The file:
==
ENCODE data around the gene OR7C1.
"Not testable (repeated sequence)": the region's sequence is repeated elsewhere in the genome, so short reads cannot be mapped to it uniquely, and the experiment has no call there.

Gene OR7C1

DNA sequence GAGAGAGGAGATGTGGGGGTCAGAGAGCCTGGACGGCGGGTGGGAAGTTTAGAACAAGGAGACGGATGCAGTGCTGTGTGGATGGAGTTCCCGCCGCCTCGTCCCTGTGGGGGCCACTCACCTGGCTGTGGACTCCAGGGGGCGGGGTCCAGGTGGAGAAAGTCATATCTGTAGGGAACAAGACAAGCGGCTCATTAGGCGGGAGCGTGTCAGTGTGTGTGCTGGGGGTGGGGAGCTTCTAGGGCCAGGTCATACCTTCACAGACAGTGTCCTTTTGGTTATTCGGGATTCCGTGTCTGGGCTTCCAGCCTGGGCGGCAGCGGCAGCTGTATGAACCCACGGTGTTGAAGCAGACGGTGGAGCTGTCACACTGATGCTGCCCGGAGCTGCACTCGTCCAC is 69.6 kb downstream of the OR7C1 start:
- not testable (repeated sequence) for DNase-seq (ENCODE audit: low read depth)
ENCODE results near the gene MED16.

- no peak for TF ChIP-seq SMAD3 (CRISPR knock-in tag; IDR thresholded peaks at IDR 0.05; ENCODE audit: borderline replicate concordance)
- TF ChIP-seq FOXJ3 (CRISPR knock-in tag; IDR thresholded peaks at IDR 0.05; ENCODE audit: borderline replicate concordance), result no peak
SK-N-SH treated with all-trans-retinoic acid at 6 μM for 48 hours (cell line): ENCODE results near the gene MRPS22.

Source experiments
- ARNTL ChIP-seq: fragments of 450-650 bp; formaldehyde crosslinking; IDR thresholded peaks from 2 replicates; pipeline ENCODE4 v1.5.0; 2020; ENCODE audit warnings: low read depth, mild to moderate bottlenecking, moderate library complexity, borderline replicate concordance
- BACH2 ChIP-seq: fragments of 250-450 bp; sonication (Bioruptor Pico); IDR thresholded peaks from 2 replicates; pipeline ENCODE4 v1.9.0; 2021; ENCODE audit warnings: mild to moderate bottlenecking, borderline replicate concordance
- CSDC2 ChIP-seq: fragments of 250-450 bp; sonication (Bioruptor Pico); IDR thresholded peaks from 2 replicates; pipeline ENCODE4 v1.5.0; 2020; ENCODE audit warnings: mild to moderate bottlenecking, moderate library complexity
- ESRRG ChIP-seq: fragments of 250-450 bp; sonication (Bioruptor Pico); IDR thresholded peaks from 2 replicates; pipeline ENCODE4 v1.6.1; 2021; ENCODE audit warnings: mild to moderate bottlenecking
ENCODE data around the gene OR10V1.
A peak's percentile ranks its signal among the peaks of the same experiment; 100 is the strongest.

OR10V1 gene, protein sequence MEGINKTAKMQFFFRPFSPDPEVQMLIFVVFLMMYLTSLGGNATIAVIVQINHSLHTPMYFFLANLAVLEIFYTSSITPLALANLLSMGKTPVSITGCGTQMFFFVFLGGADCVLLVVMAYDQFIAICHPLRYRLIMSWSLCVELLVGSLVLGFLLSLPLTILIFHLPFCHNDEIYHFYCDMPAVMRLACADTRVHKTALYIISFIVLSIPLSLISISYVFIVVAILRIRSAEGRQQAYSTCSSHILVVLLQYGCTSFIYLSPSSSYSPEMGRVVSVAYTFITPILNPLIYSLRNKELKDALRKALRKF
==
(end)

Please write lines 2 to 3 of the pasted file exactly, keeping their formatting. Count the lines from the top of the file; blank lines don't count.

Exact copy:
"Not testable (repeated sequence)": the region's sequence is repeated elsewhere in the genome, so short reads cannot be mapped to it uniquely, and the experiment has no call there.

Gene OR7C1